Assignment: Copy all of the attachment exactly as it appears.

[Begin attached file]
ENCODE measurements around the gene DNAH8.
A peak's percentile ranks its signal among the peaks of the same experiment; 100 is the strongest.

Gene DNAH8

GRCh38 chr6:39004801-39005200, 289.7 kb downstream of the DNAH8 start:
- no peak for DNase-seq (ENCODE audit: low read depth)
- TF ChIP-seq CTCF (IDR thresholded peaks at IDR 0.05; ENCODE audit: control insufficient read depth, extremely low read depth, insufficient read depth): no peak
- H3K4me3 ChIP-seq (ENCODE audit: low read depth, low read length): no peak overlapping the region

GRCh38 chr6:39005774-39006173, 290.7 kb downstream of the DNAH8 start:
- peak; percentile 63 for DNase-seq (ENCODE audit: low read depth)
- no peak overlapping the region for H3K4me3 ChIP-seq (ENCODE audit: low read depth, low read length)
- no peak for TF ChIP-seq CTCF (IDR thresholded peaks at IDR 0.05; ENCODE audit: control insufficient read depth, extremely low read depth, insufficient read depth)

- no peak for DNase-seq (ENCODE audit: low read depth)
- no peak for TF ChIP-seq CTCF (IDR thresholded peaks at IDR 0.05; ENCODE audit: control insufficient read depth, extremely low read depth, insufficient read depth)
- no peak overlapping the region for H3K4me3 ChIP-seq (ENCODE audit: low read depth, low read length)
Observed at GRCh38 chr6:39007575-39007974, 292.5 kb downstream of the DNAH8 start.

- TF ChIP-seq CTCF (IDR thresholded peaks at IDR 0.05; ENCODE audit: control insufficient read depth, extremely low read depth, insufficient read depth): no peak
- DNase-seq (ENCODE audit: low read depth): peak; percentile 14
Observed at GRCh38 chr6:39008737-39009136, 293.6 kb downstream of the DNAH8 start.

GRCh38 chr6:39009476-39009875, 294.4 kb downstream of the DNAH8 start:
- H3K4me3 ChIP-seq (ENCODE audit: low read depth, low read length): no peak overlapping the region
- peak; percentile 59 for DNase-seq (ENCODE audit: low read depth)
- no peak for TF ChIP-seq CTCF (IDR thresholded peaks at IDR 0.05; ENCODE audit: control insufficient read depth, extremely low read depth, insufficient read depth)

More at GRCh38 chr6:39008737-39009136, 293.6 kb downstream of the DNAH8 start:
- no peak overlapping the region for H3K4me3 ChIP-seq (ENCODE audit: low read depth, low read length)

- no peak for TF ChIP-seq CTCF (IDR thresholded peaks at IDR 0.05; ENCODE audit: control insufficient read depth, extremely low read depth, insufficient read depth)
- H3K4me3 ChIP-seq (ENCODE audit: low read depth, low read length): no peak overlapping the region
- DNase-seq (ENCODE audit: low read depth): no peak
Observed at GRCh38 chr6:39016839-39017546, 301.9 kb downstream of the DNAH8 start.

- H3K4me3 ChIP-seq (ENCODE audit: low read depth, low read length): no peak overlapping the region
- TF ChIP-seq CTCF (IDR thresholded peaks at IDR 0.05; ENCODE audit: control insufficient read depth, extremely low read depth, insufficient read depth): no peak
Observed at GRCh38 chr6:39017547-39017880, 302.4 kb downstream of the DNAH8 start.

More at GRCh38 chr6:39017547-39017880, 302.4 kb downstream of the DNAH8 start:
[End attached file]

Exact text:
ENCODE measurements around the gene DNAH8.
A peak's percentile ranks its signal among the peaks of the same experiment; 100 is the strongest.

Gene DNAH8

GRCh38 chr6:39004801-39005200, 289.7 kb downstream of the DNAH8 start:
- no peak for DNase-seq (ENCODE audit: low read depth)
- TF ChIP-seq CTCF (IDR thresholded peaks at IDR 0.05; ENCODE audit: control insufficient read depth, extremely low read depth, insufficient read depth): no peak
- H3K4me3 ChIP-seq (ENCODE audit: low read depth, low read length): no peak overlapping the region

GRCh38 chr6:39005774-39006173, 290.7 kb downstream of the DNAH8 start:
- peak; percentile 63 for DNase-seq (ENCODE audit: low read depth)
- no peak overlapping the region for H3K4me3 ChIP-seq (ENCODE audit: low read depth, low read length)
- no peak for TF ChIP-seq CTCF (IDR thresholded peaks at IDR 0.05; ENCODE audit: control insufficient read depth, extremely low read depth, insufficient read depth)

- no peak for DNase-seq (ENCODE audit: low read depth)
- no peak for TF ChIP-seq CTCF (IDR thresholded peaks at IDR 0.05; ENCODE audit: control insufficient read depth, extremely low read depth, insufficient read depth)
- no peak overlapping the region for H3K4me3 ChIP-seq (ENCODE audit: low read depth, low read length)
Observed at GRCh38 chr6:39007575-39007974, 292.5 kb downstream of the DNAH8 start.

- TF ChIP-seq CTCF (IDR thresholded peaks at IDR 0.05; ENCODE audit: control insufficient read depth, extremely low read depth, insufficient read depth): no peak
- DNase-seq (ENCODE audit: low read depth): peak; percentile 14
Observed at GRCh38 chr6:39008737-39009136, 293.6 kb downstream of the DNAH8 start.

GRCh38 chr6:39009476-39009875, 294.4 kb downstream of the DNAH8 start:
- H3K4me3 ChIP-seq (ENCODE audit: low read depth, low read length): no peak overlapping the region
- peak; percentile 59 for DNase-seq (ENCODE audit: low read depth)
- no peak for TF ChIP-seq CTCF (IDR thresholded peaks at IDR 0.05; ENCODE audit: control insufficient read depth, extremely low read depth, insufficient read depth)

More at GRCh38 chr6:39008737-39009136, 293.6 kb downstream of the DNAH8 start:
- no peak overlapping the region for H3K4me3 ChIP-seq (ENCODE audit: low read depth, low read length)

- no peak for TF ChIP-seq CTCF (IDR thresholded peaks at IDR 0.05; ENCODE audit: control insufficient read depth, extremely low read depth, insufficient read depth)
- H3K4me3 ChIP-seq (ENCODE audit: low read depth, low read length): no peak overlapping the region
- DNase-seq (ENCODE audit: low read depth): no peak
Observed at GRCh38 chr6:39016839-39017546, 301.9 kb downstream of the DNAH8 start.

- H3K4me3 ChIP-seq (ENCODE audit: low read depth, low read length): no peak overlapping the region
- TF ChIP-seq CTCF (IDR thresholded peaks at IDR 0.05; ENCODE audit: control insufficient read depth, extremely low read depth, insufficient read depth): no peak
Observed at GRCh38 chr6:39017547-39017880, 302.4 kb downstream of the DNAH8 start.

More at GRCh38 chr6:39017547-39017880, 302.4 kb downstream of the DNAH8 start: